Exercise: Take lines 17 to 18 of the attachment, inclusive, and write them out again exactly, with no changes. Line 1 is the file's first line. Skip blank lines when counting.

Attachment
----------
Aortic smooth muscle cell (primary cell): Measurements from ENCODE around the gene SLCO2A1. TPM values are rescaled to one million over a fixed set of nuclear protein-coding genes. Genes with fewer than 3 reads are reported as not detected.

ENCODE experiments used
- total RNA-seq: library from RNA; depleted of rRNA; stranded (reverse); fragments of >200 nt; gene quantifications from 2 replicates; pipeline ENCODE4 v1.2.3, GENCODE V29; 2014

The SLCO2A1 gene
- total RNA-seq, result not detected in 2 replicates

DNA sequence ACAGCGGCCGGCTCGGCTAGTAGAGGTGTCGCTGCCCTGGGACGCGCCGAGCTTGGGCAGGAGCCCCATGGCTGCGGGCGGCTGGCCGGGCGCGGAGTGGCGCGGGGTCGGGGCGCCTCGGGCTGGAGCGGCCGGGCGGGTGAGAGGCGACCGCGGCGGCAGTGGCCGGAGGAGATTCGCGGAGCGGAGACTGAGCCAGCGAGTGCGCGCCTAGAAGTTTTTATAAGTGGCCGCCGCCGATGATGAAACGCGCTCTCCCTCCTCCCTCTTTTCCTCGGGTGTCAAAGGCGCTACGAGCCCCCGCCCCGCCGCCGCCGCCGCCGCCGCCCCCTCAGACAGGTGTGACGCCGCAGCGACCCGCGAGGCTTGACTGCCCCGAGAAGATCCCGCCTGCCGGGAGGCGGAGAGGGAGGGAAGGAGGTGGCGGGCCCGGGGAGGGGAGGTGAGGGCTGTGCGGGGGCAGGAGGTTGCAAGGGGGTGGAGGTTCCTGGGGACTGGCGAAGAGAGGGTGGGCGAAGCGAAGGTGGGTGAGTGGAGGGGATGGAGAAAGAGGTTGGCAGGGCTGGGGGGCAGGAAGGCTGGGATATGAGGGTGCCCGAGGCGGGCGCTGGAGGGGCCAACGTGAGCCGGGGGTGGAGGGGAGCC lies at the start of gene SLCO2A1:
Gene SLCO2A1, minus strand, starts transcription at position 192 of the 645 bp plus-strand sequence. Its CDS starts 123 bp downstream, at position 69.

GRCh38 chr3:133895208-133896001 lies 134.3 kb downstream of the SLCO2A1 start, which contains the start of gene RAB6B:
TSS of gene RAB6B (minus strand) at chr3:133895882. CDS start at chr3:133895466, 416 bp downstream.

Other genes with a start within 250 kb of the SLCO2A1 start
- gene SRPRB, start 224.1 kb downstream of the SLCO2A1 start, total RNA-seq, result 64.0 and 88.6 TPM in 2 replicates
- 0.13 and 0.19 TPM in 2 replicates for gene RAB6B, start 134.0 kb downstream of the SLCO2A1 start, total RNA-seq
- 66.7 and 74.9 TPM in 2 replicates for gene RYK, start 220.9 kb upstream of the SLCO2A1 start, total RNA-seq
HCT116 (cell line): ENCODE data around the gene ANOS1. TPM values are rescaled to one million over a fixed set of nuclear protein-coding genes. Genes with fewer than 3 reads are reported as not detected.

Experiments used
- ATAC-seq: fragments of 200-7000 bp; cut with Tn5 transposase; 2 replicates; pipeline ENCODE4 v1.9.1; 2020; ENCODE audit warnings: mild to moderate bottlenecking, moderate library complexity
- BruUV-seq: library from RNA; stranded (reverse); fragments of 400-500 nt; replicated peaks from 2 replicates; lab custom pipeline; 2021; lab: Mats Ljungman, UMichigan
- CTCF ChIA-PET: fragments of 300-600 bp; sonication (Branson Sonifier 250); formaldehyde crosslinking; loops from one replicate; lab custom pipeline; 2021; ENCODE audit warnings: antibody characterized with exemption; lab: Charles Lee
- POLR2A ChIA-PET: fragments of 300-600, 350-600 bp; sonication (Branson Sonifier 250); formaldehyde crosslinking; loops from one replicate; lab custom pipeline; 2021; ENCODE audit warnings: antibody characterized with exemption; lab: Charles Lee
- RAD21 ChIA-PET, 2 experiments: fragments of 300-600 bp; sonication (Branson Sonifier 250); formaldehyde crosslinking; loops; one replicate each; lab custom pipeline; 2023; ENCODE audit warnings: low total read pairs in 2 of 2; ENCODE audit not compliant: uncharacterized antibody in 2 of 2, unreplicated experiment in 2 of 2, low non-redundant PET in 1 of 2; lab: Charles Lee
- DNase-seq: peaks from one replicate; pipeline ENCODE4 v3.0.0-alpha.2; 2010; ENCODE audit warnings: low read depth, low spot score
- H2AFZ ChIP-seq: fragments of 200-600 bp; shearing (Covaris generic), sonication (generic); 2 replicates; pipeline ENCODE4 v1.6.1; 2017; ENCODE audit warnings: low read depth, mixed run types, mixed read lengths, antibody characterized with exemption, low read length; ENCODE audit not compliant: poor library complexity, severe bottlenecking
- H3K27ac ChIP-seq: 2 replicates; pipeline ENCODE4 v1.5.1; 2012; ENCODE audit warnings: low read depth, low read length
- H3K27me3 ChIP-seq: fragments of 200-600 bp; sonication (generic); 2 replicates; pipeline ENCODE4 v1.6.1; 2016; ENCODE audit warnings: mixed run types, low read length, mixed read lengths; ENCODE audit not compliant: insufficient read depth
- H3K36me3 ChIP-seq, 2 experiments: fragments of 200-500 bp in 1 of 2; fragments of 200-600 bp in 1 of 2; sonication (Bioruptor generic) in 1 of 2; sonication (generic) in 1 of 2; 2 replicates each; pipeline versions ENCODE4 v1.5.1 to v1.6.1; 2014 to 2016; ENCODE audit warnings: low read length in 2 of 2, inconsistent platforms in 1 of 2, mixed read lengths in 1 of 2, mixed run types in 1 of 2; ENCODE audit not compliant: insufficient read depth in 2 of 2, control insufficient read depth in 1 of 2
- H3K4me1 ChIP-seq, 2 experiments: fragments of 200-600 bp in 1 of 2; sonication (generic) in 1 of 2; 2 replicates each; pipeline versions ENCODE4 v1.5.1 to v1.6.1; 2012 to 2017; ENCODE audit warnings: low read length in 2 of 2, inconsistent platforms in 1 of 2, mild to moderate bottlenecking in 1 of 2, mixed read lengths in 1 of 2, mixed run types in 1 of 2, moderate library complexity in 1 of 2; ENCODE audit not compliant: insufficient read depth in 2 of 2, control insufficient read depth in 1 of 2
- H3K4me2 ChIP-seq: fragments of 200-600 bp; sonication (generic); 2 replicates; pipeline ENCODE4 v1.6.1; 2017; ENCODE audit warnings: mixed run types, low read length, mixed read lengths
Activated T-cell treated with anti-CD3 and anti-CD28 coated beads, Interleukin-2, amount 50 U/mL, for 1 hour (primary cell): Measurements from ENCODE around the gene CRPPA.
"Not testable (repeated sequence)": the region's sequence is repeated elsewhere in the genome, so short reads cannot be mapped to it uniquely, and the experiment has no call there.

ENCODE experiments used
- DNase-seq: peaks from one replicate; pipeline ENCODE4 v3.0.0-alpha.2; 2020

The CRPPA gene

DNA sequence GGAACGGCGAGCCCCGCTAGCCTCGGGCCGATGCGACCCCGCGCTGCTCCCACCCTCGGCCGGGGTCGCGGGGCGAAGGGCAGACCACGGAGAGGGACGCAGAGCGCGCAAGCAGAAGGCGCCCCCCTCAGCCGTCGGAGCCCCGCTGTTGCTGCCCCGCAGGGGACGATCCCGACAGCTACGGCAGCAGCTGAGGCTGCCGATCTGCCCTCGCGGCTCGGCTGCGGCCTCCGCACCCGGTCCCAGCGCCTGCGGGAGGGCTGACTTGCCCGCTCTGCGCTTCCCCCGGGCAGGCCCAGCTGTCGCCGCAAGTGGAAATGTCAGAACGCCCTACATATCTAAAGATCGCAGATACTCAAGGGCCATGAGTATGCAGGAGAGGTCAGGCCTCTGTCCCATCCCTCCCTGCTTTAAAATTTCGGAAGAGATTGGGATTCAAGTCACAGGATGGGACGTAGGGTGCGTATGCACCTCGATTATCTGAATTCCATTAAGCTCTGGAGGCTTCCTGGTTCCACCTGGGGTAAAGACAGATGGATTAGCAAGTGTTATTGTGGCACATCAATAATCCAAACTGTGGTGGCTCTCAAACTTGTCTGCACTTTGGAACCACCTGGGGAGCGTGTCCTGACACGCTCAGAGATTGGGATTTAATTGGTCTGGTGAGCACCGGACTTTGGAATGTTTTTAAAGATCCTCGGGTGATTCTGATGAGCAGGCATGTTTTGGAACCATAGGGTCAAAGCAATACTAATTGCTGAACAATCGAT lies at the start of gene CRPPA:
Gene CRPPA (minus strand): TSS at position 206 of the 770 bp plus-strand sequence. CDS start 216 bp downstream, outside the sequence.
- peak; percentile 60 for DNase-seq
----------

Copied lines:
- BruUV-seq: library from RNA; stranded (reverse); fragments of 400-500 nt; replicated peaks from 2 replicates; lab custom pipeline; 2021; lab: Mats Ljungman, UMichigan
- CTCF ChIA-PET: fragments of 300-600 bp; sonication (Branson Sonifier 250); formaldehyde crosslinking; loops from one replicate; lab custom pipeline; 2021; ENCODE audit warnings: antibody characterized with exemption; lab: Charles Lee